Acidgone® - Natural Alternative for Aciphex (rabeprazole
generic name for Aciphex) visit: http://acidgone.com/
AcipHex (rabeprazole) is a proton pump inhibitor that decreases the amount of acid produced in the stomach.
AcipHex is used short-term to treat symptoms of gastroesophageal reflux disease (GERD) in adults and children who are at least 1 year old.
AcipHex is used only in adults to treat conditions involving excessive stomach acid, such as Zollinger-Ellison syndrome. Rabeprazole is also used in adults to promote healing of duodenal ulcers or erosive esophagitis (damage to your esophagus caused by stomach acid).
AcipHex may also be given with an antibiotic to prevent duodenal ulcer caused by infection with Helicobacter pylori (H. pylori).
This medicine is not for immediate relief of heartburn symptoms.
Aciphex Side Effects
Common side effects of Aciphex include: atrophic gastritis. See below for a comprehensive list of adverse effects.
In addition to its needed effects, some unwanted effects may be caused by rabeprazole (the active ingredient contained in Aciphex). In the event that any of these side effects do occur, they may require medical attention.
You should check with your doctor immediately if any of these side effects occur when taking rabeprazole:
- Bloating or swelling of the face, arms, hands, lower legs, or feet
- cough or hoarseness
- dark urine
- dry mouth
- fever or chills
- general tiredness and weakness
- light-colored stools
- lower back or side pain
- nausea and vomiting
- painful or difficult urination
- rapid weight gain
- tingling of the hands or feet
- unusual weight gain or loss
- yellow eyes and skin
- Bloody urine
- continuing ulcers or sores in the mouth
- convulsions (seizures)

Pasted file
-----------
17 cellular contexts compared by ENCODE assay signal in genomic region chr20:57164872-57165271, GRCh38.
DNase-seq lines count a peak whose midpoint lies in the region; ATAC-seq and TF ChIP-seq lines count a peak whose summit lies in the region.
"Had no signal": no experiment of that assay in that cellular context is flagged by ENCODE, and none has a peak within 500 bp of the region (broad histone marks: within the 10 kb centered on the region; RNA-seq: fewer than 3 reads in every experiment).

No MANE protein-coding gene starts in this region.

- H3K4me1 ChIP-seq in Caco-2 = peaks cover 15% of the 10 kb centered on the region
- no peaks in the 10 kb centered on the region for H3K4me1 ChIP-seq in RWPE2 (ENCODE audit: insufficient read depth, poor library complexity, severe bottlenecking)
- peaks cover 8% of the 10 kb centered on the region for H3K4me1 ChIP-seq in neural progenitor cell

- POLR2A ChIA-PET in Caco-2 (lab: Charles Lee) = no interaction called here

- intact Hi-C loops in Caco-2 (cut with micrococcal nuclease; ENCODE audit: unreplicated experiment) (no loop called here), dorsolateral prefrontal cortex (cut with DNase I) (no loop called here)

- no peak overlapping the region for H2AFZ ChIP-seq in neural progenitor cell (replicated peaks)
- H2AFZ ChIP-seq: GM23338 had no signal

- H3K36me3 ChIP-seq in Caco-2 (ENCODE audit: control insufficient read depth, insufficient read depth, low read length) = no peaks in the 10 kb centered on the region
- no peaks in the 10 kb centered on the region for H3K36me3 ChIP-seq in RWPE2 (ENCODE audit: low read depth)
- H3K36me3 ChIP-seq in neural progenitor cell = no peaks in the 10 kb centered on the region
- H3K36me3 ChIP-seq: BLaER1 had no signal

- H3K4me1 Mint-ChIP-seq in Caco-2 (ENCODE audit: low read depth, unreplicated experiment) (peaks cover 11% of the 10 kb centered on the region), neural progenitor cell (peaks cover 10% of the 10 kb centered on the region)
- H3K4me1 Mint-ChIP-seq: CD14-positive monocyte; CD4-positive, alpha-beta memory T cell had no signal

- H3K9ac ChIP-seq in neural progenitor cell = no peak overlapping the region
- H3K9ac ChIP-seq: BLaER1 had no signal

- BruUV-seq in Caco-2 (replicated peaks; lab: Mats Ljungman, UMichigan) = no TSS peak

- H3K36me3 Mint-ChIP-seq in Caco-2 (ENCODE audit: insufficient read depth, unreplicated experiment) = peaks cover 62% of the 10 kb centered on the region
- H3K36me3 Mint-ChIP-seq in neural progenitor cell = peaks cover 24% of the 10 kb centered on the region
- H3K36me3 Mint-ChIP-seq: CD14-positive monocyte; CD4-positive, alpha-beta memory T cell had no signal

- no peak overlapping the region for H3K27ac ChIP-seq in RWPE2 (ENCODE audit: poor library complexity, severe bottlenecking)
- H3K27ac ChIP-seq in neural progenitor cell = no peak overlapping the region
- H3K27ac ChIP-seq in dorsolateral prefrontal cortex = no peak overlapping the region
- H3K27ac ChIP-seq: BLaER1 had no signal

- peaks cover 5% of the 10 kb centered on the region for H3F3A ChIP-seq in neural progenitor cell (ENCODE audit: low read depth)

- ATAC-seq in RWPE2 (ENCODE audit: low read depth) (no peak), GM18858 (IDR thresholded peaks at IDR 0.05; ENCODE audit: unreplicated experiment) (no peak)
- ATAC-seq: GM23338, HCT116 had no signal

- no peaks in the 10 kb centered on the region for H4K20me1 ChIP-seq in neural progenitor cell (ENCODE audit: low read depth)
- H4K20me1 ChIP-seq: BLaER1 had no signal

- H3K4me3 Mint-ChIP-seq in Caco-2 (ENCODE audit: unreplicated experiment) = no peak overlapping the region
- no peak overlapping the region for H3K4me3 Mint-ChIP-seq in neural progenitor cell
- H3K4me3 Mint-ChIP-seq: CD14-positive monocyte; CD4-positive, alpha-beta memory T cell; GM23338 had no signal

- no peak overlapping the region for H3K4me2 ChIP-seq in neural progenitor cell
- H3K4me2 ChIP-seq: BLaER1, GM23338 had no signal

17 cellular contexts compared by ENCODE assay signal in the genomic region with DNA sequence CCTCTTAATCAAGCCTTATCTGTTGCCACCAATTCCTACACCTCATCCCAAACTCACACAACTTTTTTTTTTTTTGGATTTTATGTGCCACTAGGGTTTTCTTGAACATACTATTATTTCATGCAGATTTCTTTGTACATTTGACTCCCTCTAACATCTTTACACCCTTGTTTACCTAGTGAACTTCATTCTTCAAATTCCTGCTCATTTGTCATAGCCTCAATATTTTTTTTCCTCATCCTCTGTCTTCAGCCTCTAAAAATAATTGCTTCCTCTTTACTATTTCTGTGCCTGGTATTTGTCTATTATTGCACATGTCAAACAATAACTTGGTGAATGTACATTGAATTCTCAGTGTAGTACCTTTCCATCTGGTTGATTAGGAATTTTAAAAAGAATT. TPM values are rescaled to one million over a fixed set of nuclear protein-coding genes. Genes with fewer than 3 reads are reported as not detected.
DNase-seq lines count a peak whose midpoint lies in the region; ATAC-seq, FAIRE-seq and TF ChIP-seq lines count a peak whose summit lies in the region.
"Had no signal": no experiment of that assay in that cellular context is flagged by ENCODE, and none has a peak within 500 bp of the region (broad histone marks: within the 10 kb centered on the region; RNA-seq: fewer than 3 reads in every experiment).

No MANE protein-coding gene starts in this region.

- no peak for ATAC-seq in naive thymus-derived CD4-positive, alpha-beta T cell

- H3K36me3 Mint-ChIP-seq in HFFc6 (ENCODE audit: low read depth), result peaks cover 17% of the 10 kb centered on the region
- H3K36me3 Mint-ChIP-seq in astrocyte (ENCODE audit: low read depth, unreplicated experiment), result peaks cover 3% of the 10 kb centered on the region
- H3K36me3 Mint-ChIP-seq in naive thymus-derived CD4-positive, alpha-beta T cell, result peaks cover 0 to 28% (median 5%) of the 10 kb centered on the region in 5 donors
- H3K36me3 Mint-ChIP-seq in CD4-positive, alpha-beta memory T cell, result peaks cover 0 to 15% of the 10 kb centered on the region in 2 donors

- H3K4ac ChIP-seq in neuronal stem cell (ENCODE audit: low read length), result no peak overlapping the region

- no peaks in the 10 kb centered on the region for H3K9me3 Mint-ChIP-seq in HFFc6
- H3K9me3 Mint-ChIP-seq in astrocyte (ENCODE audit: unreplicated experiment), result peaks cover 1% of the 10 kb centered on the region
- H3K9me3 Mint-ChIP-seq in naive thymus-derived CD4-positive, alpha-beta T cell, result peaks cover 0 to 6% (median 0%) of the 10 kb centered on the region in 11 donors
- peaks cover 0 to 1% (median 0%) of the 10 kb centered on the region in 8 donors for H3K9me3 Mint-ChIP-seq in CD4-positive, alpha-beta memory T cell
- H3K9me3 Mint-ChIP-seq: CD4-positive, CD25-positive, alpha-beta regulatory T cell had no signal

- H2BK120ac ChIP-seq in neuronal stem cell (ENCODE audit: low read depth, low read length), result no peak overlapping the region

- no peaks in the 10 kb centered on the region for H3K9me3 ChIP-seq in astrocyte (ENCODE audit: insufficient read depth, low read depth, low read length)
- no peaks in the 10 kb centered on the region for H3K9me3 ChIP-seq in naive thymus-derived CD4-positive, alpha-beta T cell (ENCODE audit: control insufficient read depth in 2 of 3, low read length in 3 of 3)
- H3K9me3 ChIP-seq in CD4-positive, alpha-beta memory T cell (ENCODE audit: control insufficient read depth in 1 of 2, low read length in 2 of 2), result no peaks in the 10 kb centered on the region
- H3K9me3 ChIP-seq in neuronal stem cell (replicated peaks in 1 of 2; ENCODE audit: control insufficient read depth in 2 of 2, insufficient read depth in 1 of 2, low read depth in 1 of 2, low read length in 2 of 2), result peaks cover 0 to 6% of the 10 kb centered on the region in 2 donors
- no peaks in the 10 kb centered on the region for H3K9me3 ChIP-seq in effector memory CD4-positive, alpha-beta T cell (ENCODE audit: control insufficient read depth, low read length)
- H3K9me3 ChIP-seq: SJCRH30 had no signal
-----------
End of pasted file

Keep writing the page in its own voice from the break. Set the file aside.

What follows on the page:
- difficulty with breathing
- sore throat
- unusual bleeding or bruising
- unusual tiredness or weakness
Incidence not known:
- Back, leg, or stomach pains
- bleeding gums
- blood in the urine or stools
- bloody, black, or tarry stools
- change in consciousness
- clay-colored stools
- cloudy urine
- confusion about identity, place, person, and time
- continuing nausea or vomiting
- difficulty with swallowing
- fast heartbeat
- general body swelling
- general feeling of tiredness or weakness
- greatly decreased frequency of urination or amount of urine
- high fever
- holding false beliefs that cannot be changed by fact
- increase in the frequency of seizures
- joint or muscle pain
- large, hive-like swelling on the face, eyelids, lips, tongue, throat, hands, legs, feet, or sex organs
- loss of appetite
- loss of consciousness
- mood or mental changes
- muscle cramps
- muscle pain or stiffness
- muscle spasms (tetany) or twitching
- no blood pressure
- no breathing
- no pulse
- pale skin
- pinpoint red spots on the skin
- puffiness or swelling of the eyelids or around the eyes, face, lips, or tongue
- seeing, hearing, or feeling things that are not there
- skin blisters
- skin rash
- sores, ulcers, or white spots on the lips or in the mouth
- swollen glands
- tightness in the chest
- unpleasant breath odor
- unusual excitement, nervousness, or restlessness
- vomiting of blood
Some of the side effects that can occur with rabeprazole may not need medical attention. As your body adjusts to the medicine during treatment these side effects may go away. Your health care professional may also be able to tell you about ways to reduce or prevent some of these side effects. If any of the following side effects continue, are bothersome or if you have any questions about them, check with your health care professional:
- Bad, unusual, or unpleasant (after) taste
- change in taste
- Body aches or pain
- excess air or gas in the stomach or intestines
- feeling weak
- full feeling
- numbness, tingling, pain, or weakness in the hands or feet